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Jewish heritage and General Dresden
Meissen, the porcelain town
Victor Klemperer’s Dresden
We also wanted to let you know how much we enjoyed the tour with our guide from your company. Our experience was very moving and definitely the highlight of our trip ... I’m so glad we followed your advice – thank you for being persistent!
Shelly and Alan Dessen
Known as the ‘Florence on the Elbe,’ Dresden is one of Europe’s most beautiful and culturally rich cities. August the Strong of the Wettin Dynasty brought unparalleled riches to the capital of Saxony during the 18th century. With the invention of European porcelain referred to as ‘white gold,’ he made his fortune and collected gold, jewels, ivory and art masterpieces. His financier, the Court Jew Berend Lehmann, is considered to be the patriarch of the modern Jewish community. An important historical marker for the community was the establishment of Saxony’s first Jewish cemetery in 1751; located in Dresden Neustadt, it can still be visited today.
The Semper Opera, the magnificent Church of Our Lady (Frauenkirche) and the Baroque Zwinger are among the world’s most impressive feats of architecture. The old Semper Synagogue was destroyed by the Nazis during Kristallnacht in November 1938. One of the most impressive testimonies detailing the life and persecution of Dresden’s 5400 strong pre-Shoah Jewish community are the diaries of Victor Klemperer. Virtually destroyed in a massive bombing raid in February 1945, postwar Dresden lay dormant in former Eastern Germany. After the reunification it has risen like a phoenix out of its own ashes, and visitors can once again enjoy its Baroque beauty. Like the city itself, the Jewish community of Dresden has recently experienced a renaissance attested to by the rebuilding of the unique New Synagogue with its golden tent-like inner structure suggesting both flexibility and stability. The building won an architectural prize in 2002 and hosted the first ordination of rabbis in Germany since WWII. Daniel Libeskind has also left his architectural mark on this city, cutting a wedge, both literally and figuratively through the Military History Museum.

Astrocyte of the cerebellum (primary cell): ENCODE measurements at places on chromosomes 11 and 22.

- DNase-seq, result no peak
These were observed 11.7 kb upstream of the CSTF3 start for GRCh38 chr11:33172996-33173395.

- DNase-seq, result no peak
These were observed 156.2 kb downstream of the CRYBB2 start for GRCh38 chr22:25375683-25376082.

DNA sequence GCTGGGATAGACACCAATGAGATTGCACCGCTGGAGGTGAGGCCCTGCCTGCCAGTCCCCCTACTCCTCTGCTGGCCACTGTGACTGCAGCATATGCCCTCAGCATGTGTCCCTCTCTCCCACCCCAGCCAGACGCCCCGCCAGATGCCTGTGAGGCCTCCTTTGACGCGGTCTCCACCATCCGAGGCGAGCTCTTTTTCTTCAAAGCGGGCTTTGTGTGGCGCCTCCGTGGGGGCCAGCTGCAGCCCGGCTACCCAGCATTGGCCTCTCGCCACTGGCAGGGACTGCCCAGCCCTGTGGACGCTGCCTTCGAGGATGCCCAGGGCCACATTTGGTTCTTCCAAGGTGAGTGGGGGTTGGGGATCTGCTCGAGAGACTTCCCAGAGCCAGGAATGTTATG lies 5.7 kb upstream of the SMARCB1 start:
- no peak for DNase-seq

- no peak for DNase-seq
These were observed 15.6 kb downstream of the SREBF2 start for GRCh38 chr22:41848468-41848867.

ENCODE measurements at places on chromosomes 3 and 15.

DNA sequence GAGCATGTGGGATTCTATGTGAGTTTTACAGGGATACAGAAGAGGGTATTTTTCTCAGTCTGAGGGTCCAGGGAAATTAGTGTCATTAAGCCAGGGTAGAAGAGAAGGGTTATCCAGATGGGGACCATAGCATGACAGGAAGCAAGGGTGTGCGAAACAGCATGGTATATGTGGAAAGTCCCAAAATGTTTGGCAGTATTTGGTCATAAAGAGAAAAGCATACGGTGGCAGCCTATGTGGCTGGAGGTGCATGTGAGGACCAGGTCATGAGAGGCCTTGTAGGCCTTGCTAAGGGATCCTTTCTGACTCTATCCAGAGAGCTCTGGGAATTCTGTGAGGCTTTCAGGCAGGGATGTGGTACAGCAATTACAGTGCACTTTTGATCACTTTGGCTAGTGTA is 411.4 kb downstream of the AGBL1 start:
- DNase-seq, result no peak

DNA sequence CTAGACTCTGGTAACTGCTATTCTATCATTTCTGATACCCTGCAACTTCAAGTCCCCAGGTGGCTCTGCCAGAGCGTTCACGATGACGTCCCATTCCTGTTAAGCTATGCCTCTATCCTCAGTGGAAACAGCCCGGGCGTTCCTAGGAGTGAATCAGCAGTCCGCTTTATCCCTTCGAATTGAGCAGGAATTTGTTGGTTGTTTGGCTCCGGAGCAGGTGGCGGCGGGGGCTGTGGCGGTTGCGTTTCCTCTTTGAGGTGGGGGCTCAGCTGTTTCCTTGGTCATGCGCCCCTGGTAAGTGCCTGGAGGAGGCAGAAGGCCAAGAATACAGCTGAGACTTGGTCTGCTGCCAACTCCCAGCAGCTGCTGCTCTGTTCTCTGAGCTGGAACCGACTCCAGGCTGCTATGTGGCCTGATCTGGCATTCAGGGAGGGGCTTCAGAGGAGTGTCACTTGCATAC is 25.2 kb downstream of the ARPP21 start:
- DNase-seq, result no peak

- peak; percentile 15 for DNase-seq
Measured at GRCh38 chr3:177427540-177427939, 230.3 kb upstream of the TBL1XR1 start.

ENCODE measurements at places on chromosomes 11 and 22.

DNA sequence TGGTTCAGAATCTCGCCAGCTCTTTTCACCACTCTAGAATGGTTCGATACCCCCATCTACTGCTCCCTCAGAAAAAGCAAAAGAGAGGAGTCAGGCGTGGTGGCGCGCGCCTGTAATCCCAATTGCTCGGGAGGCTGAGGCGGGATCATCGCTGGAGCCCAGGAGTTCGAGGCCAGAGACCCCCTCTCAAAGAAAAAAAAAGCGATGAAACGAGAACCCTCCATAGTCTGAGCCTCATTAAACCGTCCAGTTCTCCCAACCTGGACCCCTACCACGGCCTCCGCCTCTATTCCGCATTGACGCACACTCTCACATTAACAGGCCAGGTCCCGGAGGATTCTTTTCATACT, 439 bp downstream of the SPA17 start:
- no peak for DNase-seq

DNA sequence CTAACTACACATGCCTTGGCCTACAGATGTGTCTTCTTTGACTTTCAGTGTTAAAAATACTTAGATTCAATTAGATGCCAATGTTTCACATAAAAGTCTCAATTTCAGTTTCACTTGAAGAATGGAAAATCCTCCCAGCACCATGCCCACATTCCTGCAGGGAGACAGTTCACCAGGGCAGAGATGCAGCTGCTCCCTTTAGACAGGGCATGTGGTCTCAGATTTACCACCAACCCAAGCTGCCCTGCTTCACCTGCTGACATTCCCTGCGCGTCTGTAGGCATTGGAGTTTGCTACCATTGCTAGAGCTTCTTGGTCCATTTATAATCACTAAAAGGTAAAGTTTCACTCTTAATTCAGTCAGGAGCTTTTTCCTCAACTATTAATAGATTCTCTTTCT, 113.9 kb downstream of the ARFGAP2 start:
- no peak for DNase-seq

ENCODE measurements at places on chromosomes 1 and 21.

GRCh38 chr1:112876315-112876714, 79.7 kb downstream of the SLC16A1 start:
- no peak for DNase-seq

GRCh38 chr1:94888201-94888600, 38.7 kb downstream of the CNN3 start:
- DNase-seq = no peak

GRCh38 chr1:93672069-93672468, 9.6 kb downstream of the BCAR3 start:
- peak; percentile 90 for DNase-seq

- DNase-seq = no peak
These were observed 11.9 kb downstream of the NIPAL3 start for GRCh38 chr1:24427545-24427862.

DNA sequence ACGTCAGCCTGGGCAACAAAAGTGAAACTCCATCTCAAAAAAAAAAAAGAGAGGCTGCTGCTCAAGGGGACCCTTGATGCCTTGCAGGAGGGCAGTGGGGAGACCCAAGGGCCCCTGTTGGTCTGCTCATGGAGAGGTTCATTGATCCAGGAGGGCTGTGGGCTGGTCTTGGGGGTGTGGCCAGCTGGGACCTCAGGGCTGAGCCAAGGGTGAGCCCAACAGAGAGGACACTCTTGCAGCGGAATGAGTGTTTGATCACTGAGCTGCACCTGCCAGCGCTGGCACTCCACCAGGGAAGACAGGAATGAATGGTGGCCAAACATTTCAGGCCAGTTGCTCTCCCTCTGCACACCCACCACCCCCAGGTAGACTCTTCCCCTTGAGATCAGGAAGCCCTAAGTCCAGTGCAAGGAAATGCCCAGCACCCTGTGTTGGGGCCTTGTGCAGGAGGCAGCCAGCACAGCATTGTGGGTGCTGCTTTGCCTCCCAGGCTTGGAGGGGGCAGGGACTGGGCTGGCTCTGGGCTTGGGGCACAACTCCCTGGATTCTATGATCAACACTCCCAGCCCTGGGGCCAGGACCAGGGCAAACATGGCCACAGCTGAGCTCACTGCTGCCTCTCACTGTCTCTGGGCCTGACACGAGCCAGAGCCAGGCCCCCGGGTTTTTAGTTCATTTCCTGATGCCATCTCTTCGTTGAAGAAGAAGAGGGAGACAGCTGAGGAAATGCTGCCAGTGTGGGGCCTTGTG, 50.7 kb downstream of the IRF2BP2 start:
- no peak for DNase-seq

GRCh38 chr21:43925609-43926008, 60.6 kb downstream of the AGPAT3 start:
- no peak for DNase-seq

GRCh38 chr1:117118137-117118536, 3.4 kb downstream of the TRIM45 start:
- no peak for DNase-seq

Visiting the community center, one can enjoy the welcoming atmosphere of a small but flourishing Jewish community. Dresden lies halfway between Prague and Berlin and invites its visitors for a worthwhile stopover in its revived cultural and architectural center.
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